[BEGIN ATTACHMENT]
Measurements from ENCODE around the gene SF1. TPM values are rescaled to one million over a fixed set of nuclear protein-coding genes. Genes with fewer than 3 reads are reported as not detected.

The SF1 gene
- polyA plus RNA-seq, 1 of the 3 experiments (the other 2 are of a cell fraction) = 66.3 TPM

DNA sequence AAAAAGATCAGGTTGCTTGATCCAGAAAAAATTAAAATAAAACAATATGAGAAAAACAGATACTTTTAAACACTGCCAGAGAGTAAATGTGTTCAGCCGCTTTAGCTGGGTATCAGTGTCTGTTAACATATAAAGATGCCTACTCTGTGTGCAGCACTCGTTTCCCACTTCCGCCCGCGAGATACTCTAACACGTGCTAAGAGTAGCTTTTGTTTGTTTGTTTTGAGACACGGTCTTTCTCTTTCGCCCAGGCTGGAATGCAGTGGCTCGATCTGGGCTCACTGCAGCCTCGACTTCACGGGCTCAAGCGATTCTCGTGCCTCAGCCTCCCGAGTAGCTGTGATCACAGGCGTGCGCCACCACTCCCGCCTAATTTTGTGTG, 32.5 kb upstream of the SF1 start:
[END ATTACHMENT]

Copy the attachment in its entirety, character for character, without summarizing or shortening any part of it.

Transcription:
Measurements from ENCODE around the gene SF1. TPM values are rescaled to one million over a fixed set of nuclear protein-coding genes. Genes with fewer than 3 reads are reported as not detected.

The SF1 gene
- polyA plus RNA-seq, 1 of the 3 experiments (the other 2 are of a cell fraction) = 66.3 TPM

DNA sequence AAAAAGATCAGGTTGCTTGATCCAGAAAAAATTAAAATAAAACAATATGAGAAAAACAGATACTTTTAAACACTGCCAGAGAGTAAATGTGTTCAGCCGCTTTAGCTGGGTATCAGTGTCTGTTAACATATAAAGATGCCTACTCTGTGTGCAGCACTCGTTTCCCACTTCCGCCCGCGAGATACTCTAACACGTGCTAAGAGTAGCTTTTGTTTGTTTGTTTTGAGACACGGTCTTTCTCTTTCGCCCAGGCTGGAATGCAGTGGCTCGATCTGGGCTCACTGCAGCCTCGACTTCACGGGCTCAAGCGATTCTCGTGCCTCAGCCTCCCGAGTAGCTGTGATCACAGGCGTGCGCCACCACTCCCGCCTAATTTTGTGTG, 32.5 kb upstream of the SF1 start: